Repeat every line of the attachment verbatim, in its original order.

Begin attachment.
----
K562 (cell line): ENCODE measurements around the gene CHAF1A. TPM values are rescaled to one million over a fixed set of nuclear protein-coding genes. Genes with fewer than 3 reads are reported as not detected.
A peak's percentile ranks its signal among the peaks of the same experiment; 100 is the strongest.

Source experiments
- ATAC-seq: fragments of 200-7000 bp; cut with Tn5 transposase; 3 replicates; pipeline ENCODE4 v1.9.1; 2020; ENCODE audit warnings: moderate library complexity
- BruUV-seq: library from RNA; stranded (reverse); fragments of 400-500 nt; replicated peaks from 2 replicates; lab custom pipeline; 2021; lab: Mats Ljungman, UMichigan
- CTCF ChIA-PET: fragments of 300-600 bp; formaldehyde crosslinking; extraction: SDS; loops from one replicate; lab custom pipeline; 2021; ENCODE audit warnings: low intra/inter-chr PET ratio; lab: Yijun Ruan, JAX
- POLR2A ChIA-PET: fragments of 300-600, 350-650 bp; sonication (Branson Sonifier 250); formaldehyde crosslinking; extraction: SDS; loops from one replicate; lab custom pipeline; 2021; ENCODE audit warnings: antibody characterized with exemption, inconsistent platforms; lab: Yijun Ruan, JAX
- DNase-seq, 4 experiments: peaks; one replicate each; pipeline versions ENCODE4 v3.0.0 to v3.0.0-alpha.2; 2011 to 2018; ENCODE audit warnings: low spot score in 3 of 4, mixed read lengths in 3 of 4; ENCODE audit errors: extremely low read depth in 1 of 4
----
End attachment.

K562 (cell line): ENCODE measurements around the gene CHAF1A. TPM values are rescaled to one million over a fixed set of nuclear protein-coding genes. Genes with fewer than 3 reads are reported as not detected.
A peak's percentile ranks its signal among the peaks of the same experiment; 100 is the strongest.

Source experiments
- ATAC-seq: fragments of 200-7000 bp; cut with Tn5 transposase; 3 replicates; pipeline ENCODE4 v1.9.1; 2020; ENCODE audit warnings: moderate library complexity
- BruUV-seq: library from RNA; stranded (reverse); fragments of 400-500 nt; replicated peaks from 2 replicates; lab custom pipeline; 2021; lab: Mats Ljungman, UMichigan
- CTCF ChIA-PET: fragments of 300-600 bp; formaldehyde crosslinking; extraction: SDS; loops from one replicate; lab custom pipeline; 2021; ENCODE audit warnings: low intra/inter-chr PET ratio; lab: Yijun Ruan, JAX
- POLR2A ChIA-PET: fragments of 300-600, 350-650 bp; sonication (Branson Sonifier 250); formaldehyde crosslinking; extraction: SDS; loops from one replicate; lab custom pipeline; 2021; ENCODE audit warnings: antibody characterized with exemption, inconsistent platforms; lab: Yijun Ruan, JAX
- DNase-seq, 4 experiments: peaks; one replicate each; pipeline versions ENCODE4 v3.0.0 to v3.0.0-alpha.2; 2011 to 2018; ENCODE audit warnings: low spot score in 3 of 4, mixed read lengths in 3 of 4; ENCODE audit errors: extremely low read depth in 1 of 4